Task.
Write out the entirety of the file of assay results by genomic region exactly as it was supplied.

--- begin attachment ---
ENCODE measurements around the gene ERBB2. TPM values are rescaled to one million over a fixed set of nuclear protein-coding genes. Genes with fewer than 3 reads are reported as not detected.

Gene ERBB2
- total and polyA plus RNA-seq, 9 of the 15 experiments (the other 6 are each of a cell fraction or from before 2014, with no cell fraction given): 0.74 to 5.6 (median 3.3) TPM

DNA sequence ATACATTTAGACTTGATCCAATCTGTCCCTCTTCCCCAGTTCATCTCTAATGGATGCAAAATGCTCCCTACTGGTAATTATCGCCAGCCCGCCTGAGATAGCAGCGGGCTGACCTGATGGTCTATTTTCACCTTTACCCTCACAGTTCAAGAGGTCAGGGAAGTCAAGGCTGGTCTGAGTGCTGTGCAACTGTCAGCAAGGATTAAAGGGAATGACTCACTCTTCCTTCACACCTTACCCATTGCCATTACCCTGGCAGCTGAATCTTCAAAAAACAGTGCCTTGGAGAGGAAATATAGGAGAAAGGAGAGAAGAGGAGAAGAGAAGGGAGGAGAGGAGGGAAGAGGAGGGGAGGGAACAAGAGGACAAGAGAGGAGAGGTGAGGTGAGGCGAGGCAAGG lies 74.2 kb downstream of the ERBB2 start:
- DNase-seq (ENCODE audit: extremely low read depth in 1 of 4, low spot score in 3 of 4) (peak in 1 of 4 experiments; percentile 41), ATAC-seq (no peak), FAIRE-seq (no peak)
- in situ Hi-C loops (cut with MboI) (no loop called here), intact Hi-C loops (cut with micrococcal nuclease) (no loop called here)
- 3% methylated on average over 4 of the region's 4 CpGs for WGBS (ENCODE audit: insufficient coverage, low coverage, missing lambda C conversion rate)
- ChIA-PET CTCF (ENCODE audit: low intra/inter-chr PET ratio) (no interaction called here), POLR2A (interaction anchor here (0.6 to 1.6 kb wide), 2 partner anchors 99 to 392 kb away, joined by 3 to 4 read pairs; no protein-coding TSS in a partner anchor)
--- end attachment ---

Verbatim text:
ENCODE measurements around the gene ERBB2. TPM values are rescaled to one million over a fixed set of nuclear protein-coding genes. Genes with fewer than 3 reads are reported as not detected.

Gene ERBB2
- total and polyA plus RNA-seq, 9 of the 15 experiments (the other 6 are each of a cell fraction or from before 2014, with no cell fraction given): 0.74 to 5.6 (median 3.3) TPM

DNA sequence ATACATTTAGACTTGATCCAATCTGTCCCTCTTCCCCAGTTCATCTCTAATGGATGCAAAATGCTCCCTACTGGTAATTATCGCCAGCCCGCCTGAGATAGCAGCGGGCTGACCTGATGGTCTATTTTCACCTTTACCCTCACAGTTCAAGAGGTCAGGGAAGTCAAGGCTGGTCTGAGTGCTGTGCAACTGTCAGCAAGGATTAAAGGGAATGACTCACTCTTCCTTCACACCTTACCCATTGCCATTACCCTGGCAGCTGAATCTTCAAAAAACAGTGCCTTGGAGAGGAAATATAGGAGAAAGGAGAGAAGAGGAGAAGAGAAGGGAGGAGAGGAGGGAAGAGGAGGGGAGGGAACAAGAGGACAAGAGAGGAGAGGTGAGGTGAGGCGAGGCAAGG lies 74.2 kb downstream of the ERBB2 start:
- DNase-seq (ENCODE audit: extremely low read depth in 1 of 4, low spot score in 3 of 4) (peak in 1 of 4 experiments; percentile 41), ATAC-seq (no peak), FAIRE-seq (no peak)
- in situ Hi-C loops (cut with MboI) (no loop called here), intact Hi-C loops (cut with micrococcal nuclease) (no loop called here)
- 3% methylated on average over 4 of the region's 4 CpGs for WGBS (ENCODE audit: insufficient coverage, low coverage, missing lambda C conversion rate)
- ChIA-PET CTCF (ENCODE audit: low intra/inter-chr PET ratio) (no interaction called here), POLR2A (interaction anchor here (0.6 to 1.6 kb wide), 2 partner anchors 99 to 392 kb away, joined by 3 to 4 read pairs; no protein-coding TSS in a partner anchor)